It’s been 12 seasons. That’s 23,000-plus minutes, five franchises and countless X-rays and MRIs.
Gerald Wallace, lovingly known as “Crash” to Charlotte Bobcats fans, is wearing down. Now a bench player for a rebuilding team, he’s at peace with what his body tells him these days.
“I understand the situation I’m in in my career. I don’t think I could play 35-40 minutes a night for 82 games anymore,” Wallace told me before Wednesday’s Bobcats-Celtics game. “It’s been an adjustment, but I had to look in the mirror and accept it myself.”
This was inevitable. I’ve never seen an NBA player quite so willing to expose himself to injury. There was the night at Staples Center when Andrew Bynum blew him up on a drive to the rim. Wallace hit the floor, with a broken rib and a collapsed lung. He was close enough to a courtside microphone that you could hear a sick wheezing sound, like a broken set of bagpipes.
The telling thing about that night is no one was surprised it happened, or that it might again. I once asked Wallace how many concussions he’d suffered. He chuckled, saying he stopped counting three seasons in.
Now he’s a trade chip more than a player. Some of the lift is gone from his leaps. It was a bit unsettling to see how easily the Bobcats’ Jeff Taylor out-athleted him on a drive to the rim.
The Brooklyn Nets aggregated his $10 million salary into the deal with the Celtics to acquire Kevin Garnett and Paul Pierce. Wallace has two more seasons guaranteed at about $10 million each. Even if he’s no longer a great player, he’s obviously a great businessman.
He sees his role with the Celtics as much a mentor as an on-court factor. From the time he was traded out of Charlotte in February of 2011, he’s played for four franchises in as many seasons. He’s become expert at relocation.
“At this point all the moving around, it’s just a bed,” Wallace said. “I think it’s easier when you’re traded in the off-season. When you’re traded in the season and a team has already played 30-40 games together, and then you’re thrown into the mix, learning on the fly, you’re asking, ‘Where is this? Where is that?’ “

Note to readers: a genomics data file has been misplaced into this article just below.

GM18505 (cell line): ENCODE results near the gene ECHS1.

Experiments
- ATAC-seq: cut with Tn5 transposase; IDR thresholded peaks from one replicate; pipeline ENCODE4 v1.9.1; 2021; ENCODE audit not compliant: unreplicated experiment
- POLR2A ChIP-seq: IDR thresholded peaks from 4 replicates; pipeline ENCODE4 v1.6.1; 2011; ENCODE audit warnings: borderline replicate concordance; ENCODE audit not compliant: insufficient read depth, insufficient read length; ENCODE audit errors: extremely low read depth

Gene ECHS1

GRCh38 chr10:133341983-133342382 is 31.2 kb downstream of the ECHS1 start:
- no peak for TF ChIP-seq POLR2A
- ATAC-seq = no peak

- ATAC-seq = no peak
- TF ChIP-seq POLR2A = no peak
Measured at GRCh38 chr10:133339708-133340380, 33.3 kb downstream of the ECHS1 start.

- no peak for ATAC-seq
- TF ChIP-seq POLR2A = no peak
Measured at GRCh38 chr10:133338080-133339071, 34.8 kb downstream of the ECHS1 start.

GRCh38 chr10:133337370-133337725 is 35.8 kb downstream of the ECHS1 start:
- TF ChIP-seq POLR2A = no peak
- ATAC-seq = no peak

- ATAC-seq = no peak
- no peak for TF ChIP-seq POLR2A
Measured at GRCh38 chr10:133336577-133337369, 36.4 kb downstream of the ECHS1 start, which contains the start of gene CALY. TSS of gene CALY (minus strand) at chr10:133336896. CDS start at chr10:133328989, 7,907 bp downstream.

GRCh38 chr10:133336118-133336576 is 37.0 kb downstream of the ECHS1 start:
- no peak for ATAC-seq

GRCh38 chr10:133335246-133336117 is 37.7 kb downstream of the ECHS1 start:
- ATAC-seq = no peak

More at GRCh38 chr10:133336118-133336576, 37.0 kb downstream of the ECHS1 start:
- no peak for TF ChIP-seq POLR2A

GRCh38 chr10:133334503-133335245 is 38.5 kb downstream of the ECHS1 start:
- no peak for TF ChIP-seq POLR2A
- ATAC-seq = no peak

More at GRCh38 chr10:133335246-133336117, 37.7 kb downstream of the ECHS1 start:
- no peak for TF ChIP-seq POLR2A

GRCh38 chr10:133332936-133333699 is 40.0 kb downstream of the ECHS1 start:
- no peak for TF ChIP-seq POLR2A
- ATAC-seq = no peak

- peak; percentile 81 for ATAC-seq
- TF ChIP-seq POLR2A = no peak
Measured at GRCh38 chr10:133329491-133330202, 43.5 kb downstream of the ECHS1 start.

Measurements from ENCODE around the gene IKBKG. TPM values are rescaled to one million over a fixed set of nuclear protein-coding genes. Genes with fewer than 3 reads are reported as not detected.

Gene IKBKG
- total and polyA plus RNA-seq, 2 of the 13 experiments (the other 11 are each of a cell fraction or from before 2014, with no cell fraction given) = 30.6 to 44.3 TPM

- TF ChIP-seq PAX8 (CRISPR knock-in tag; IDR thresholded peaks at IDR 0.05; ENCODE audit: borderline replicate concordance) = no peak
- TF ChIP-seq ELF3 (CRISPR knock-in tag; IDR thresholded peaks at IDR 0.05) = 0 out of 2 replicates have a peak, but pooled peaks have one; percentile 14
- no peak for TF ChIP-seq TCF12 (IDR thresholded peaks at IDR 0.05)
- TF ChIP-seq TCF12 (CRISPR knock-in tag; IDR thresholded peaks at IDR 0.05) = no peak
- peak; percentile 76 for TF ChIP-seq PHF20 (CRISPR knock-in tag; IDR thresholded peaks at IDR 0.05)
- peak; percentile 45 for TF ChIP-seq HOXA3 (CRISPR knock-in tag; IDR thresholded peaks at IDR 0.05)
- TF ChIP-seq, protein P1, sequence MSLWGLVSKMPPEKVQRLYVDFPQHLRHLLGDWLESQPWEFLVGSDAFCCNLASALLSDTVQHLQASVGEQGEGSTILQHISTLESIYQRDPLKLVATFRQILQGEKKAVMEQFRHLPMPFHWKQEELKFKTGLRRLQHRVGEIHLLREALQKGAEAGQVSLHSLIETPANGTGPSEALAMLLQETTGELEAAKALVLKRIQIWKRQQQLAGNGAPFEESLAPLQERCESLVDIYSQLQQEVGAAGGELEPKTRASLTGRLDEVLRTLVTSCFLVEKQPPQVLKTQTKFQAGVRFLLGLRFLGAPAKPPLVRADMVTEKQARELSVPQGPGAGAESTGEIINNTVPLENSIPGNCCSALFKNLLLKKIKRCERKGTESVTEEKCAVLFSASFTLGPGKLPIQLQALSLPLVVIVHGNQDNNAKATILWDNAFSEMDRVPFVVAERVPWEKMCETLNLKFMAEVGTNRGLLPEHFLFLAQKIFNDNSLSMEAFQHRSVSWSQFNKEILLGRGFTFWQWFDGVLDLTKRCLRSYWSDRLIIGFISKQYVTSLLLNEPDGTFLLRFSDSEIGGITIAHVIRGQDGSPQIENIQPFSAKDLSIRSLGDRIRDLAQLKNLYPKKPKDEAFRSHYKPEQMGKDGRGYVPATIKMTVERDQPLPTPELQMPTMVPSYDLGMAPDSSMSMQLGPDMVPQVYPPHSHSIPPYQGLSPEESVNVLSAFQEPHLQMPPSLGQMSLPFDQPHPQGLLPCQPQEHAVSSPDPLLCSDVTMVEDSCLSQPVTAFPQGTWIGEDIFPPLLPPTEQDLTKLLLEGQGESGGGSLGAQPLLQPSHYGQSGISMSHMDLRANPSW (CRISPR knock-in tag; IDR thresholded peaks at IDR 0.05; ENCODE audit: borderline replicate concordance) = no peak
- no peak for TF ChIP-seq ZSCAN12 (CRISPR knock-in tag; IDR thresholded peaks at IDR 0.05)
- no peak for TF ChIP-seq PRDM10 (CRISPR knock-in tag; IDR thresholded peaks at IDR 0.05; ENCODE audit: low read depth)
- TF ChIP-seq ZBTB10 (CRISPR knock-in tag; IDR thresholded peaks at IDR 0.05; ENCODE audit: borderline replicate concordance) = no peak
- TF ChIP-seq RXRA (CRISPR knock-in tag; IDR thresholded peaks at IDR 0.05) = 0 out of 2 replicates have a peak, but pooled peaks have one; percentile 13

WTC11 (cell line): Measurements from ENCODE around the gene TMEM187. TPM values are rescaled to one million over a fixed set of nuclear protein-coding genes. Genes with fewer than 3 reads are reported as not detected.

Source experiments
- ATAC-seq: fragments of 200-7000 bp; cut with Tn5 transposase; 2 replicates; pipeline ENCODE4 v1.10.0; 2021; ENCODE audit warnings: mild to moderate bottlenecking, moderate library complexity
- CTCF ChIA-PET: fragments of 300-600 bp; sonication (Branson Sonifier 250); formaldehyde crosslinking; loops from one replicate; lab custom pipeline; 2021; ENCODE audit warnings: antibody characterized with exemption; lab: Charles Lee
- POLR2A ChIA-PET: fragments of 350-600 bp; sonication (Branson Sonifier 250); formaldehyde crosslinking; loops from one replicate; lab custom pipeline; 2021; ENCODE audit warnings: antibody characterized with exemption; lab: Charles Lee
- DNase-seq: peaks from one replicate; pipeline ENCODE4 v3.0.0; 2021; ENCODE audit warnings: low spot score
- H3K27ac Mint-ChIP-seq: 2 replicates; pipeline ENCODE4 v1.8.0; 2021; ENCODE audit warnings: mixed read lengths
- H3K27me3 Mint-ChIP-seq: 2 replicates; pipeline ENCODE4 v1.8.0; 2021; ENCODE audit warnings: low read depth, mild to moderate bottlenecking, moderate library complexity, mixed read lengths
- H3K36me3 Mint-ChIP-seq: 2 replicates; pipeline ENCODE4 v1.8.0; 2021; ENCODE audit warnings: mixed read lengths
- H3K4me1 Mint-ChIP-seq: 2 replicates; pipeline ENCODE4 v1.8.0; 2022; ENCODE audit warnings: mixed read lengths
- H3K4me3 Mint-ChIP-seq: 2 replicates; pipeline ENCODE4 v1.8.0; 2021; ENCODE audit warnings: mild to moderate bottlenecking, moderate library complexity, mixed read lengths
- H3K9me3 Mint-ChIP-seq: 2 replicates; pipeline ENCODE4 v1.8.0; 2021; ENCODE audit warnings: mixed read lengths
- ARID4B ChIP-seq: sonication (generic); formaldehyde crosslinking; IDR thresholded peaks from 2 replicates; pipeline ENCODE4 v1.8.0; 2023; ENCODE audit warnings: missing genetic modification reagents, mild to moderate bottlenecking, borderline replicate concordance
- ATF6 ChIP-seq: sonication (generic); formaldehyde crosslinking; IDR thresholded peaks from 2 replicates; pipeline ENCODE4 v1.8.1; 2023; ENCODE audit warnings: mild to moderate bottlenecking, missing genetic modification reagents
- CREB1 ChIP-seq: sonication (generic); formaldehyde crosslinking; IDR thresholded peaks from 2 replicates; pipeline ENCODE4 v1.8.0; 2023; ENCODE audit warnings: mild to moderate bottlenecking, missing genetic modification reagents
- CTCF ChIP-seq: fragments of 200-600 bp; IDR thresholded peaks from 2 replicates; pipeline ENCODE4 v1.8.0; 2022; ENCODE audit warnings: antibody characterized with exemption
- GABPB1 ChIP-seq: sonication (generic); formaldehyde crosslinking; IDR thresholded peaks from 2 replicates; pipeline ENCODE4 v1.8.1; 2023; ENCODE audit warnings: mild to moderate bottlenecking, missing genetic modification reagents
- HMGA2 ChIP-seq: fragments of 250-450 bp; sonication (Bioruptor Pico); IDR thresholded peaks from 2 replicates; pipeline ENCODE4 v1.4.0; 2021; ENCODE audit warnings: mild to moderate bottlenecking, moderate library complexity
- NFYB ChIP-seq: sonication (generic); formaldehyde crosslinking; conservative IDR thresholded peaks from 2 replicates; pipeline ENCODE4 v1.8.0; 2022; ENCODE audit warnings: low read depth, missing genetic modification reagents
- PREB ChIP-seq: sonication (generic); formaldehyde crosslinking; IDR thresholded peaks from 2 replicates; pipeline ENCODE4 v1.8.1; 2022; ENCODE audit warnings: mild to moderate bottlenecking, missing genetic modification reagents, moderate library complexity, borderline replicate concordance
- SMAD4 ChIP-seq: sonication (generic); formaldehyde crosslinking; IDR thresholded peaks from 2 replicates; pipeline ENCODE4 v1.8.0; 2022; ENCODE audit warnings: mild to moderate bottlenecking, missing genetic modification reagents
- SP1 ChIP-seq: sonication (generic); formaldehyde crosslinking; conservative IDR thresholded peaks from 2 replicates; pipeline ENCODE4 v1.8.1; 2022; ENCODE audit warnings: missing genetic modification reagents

One of the important little things Wallace did as a Bobcat was protect and nurture a rookie named Gerald Henderson. Henderson is now the Bobcat with the longest tenure and he’s evolved into a guy a lot like Wallace: Candid and accountable, both about his own performance and his team’s.
Henderson’s first NBA coach was Larry Brown, a guy famous for raking on young guys. Wallace guided him through the experience.
“Everyone knows Larry is hard on guys. You have to take his criticisms with kind of a deaf ear; don’t ignore him but kind of let him roll up off of you,” Wallace recalled.
“The main thing about Larry was defense – he thought a lot of guys were soft on defense. I said, ‘You’re his punching bag right now – he punches on the younger guys. Take it in stride because the worst thing a young guy can do is come back at the coach. Turn the other cheek.’ “
Four Bobcats coaches later Henderson is a starter, playing on a 3-year, $18 million contract. Wallace likes that he played a role in what Henderson became.
“I’m proud of him, both how he’s playing and the guy he’s become on and off the court,” Wallace said. “He plays hard, plays to win. I’m glad I was able to be a part of that.”
Five stray thoughts on the Bobcats and the NBA: